Answered by Shaykh Faraz Rabbani
I know it is from the sunna not to criticize food.
But is it sinful to criticize food, like if someone said this burger doesn’t taste nice?
I hope you’re doing well, insha’Allah.
It isn’t sinful to criticize food, but it is contrary to the sunna of the Messenger of Allah (peace & blessings be upon him) and thus disliked.
The Prophet (peace and blessings be upon him) simply remained silent if he didn’t like some food. [Bajuri/Tirmidhi, Hashiyat al-Shama’il]
In general, the believer should see food—and all matters—as a blessing from Allah. We should appreciate food; and feel gratitude for this life-sustaining gift. Gratitude brings contentment. [Khadimi/Birgivi, al-Bariqa al-Mahmudiyya Sharh al-Tariqa al-Muhammadiyya]
Criticism can be an expression of ingratitude or heedlessness, and it is thus good to wean oneself off—unless there is a clear purpose or benefit in the criticism. [ibid.]
What Are Some of the Sunnahs of Eating?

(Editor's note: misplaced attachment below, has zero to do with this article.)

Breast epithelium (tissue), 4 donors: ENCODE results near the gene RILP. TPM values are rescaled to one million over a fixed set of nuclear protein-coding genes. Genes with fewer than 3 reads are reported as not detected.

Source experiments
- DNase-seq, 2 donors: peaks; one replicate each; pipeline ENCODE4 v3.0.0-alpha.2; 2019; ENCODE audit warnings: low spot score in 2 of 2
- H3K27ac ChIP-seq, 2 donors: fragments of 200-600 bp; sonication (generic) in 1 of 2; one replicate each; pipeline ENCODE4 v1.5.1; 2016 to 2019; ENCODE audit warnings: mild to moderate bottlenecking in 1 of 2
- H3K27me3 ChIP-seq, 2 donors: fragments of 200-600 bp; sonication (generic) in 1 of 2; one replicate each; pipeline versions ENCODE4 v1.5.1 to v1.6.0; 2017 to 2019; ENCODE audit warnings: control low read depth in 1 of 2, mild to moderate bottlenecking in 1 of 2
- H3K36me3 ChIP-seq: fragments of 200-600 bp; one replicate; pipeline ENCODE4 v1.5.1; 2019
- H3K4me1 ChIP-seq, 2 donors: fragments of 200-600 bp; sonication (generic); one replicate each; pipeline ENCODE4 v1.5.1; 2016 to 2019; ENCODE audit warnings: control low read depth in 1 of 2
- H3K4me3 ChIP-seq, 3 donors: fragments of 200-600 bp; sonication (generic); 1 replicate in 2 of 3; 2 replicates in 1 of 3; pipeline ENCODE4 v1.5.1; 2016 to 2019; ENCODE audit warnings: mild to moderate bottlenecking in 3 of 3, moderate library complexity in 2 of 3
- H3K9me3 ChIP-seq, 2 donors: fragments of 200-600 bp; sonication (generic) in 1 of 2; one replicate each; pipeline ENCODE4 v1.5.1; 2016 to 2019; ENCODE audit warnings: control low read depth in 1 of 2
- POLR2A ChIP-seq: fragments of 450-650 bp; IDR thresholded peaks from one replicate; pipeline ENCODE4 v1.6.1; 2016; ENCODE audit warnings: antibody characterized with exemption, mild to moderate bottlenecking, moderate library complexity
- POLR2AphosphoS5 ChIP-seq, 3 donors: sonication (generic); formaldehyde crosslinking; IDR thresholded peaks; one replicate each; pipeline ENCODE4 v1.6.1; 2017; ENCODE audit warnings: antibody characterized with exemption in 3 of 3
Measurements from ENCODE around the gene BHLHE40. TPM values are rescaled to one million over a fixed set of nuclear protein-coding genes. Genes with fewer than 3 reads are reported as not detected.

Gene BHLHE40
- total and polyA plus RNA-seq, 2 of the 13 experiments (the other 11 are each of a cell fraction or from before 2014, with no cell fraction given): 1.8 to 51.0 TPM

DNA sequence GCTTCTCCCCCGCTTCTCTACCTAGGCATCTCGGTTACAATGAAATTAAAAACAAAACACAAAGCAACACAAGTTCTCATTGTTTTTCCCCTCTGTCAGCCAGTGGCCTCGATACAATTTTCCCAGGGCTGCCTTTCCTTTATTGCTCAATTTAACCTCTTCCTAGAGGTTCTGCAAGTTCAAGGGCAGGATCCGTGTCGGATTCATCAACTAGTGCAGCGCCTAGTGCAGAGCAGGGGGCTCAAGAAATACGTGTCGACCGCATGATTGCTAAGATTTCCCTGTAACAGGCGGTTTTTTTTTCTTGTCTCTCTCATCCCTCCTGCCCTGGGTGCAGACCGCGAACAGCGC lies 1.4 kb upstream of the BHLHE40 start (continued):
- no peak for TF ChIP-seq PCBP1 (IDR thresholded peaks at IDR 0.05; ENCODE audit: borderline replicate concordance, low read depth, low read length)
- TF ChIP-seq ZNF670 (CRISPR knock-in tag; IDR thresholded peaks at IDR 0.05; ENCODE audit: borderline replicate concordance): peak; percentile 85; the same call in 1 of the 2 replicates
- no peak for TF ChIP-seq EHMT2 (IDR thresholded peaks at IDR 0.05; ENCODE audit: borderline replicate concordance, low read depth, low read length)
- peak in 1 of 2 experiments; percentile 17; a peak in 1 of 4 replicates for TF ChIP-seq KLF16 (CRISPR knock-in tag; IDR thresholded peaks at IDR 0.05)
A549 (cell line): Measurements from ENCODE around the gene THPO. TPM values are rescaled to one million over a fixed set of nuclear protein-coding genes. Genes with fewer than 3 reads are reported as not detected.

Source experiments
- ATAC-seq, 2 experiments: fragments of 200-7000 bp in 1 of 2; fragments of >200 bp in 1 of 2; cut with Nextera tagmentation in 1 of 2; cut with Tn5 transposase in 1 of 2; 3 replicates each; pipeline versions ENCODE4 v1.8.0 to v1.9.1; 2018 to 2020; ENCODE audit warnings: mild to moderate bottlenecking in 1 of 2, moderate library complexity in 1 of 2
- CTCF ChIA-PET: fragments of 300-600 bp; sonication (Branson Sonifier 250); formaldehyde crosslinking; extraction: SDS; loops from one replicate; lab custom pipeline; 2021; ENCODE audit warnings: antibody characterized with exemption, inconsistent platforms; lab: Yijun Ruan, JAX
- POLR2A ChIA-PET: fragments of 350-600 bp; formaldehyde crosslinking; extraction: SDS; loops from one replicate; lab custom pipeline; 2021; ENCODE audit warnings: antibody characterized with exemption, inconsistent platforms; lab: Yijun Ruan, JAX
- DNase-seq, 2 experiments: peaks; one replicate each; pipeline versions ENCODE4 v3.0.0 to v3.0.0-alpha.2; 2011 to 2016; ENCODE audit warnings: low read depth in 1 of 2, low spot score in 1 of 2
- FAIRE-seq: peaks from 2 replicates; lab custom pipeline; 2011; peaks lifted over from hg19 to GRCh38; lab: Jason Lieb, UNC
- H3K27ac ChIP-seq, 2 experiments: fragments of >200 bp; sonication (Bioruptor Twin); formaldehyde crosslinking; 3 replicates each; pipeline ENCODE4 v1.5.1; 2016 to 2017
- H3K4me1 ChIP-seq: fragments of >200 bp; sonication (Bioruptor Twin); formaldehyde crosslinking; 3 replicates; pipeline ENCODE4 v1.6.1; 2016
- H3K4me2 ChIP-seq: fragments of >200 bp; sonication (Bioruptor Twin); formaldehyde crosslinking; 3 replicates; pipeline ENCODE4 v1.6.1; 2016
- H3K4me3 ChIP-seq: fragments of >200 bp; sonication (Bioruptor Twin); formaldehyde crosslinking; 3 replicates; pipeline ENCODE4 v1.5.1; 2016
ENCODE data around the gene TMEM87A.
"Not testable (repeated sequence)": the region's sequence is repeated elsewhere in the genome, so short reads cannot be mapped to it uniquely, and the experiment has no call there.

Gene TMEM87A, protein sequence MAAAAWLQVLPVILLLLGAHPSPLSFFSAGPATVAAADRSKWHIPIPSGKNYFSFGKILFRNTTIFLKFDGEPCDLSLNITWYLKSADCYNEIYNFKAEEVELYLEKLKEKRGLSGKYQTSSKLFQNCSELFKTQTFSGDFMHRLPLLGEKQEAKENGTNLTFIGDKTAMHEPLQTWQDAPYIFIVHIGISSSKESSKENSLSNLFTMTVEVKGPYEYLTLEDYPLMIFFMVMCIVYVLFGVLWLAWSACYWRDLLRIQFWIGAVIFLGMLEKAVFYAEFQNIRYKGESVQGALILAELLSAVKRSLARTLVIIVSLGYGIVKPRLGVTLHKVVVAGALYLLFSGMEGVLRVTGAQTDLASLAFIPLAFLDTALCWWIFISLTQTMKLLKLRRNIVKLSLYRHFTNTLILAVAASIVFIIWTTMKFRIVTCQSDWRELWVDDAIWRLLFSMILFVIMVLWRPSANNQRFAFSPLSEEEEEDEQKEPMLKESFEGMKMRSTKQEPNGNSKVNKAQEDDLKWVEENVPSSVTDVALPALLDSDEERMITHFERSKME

And Allah is the giver of success and facilitation.
[Shaykh] Faraz Rabbani
Shaykh Faraz Rabbani spent ten years studying with some of the leading scholars of recent times, first in Damascus, and then in Amman, Jordan. His teachers include the foremost theologian of recent times in Damascus, the late Shaykh Adib al-Kallas (may Allah have mercy on him), as well as his student Shaykh Hassan al-Hindi, one of the leading Hanafi fuqaha of the present age. He returned to Canada in 2007, where he founded SeekersGuidance in order to meet the urgent need to spread Islamic knowledge–both online and on the ground–in a reliable, relevant, inspiring, and accessible manner. He is the author of: Absolute Essentials of Islam: Faith, Prayer, and the Path of Salvation According to the Hanafi School (White Thread Press, 2004.) Since 2011, Shaykh Faraz has been named one of the 500 most influential Muslims by the Royal Islamic Strategic Studies Center.